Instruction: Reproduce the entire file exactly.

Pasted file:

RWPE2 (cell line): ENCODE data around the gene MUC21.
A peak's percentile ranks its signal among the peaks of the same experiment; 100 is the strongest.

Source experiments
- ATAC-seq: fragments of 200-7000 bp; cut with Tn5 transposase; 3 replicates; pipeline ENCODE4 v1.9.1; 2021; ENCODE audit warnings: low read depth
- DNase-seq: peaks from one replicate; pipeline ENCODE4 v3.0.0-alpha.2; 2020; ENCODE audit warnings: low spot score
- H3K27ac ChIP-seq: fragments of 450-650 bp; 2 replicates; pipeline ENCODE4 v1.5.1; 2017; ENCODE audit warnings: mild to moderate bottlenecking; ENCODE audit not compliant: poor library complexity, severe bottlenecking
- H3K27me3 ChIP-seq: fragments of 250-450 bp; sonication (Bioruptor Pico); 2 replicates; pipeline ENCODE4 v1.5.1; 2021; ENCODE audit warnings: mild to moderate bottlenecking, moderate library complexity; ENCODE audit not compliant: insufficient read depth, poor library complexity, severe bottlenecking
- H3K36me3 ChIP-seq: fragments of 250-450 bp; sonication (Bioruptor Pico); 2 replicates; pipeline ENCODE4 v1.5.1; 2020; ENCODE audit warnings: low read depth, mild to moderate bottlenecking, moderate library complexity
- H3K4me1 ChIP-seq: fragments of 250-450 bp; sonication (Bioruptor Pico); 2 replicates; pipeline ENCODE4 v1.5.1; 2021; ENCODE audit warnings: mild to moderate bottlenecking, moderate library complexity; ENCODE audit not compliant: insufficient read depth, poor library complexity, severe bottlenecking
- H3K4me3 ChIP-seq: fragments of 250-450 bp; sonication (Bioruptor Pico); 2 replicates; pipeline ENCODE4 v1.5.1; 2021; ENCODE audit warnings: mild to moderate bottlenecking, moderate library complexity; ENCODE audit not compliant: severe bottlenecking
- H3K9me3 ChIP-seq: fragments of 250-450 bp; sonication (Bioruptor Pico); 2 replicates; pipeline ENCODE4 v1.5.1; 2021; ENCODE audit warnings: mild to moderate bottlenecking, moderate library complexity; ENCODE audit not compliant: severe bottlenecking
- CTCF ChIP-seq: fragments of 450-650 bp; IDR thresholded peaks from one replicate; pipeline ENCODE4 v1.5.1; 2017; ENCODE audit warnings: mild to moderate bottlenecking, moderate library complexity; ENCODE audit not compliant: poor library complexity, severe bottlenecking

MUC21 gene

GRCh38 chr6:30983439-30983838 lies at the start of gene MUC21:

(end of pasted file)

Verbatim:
RWPE2 (cell line): ENCODE data around the gene MUC21.
A peak's percentile ranks its signal among the peaks of the same experiment; 100 is the strongest.

Source experiments
- ATAC-seq: fragments of 200-7000 bp; cut with Tn5 transposase; 3 replicates; pipeline ENCODE4 v1.9.1; 2021; ENCODE audit warnings: low read depth
- DNase-seq: peaks from one replicate; pipeline ENCODE4 v3.0.0-alpha.2; 2020; ENCODE audit warnings: low spot score
- H3K27ac ChIP-seq: fragments of 450-650 bp; 2 replicates; pipeline ENCODE4 v1.5.1; 2017; ENCODE audit warnings: mild to moderate bottlenecking; ENCODE audit not compliant: poor library complexity, severe bottlenecking
- H3K27me3 ChIP-seq: fragments of 250-450 bp; sonication (Bioruptor Pico); 2 replicates; pipeline ENCODE4 v1.5.1; 2021; ENCODE audit warnings: mild to moderate bottlenecking, moderate library complexity; ENCODE audit not compliant: insufficient read depth, poor library complexity, severe bottlenecking
- H3K36me3 ChIP-seq: fragments of 250-450 bp; sonication (Bioruptor Pico); 2 replicates; pipeline ENCODE4 v1.5.1; 2020; ENCODE audit warnings: low read depth, mild to moderate bottlenecking, moderate library complexity
- H3K4me1 ChIP-seq: fragments of 250-450 bp; sonication (Bioruptor Pico); 2 replicates; pipeline ENCODE4 v1.5.1; 2021; ENCODE audit warnings: mild to moderate bottlenecking, moderate library complexity; ENCODE audit not compliant: insufficient read depth, poor library complexity, severe bottlenecking
- H3K4me3 ChIP-seq: fragments of 250-450 bp; sonication (Bioruptor Pico); 2 replicates; pipeline ENCODE4 v1.5.1; 2021; ENCODE audit warnings: mild to moderate bottlenecking, moderate library complexity; ENCODE audit not compliant: severe bottlenecking
- H3K9me3 ChIP-seq: fragments of 250-450 bp; sonication (Bioruptor Pico); 2 replicates; pipeline ENCODE4 v1.5.1; 2021; ENCODE audit warnings: mild to moderate bottlenecking, moderate library complexity; ENCODE audit not compliant: severe bottlenecking
- CTCF ChIP-seq: fragments of 450-650 bp; IDR thresholded peaks from one replicate; pipeline ENCODE4 v1.5.1; 2017; ENCODE audit warnings: mild to moderate bottlenecking, moderate library complexity; ENCODE audit not compliant: poor library complexity, severe bottlenecking

MUC21 gene

GRCh38 chr6:30983439-30983838 lies at the start of gene MUC21: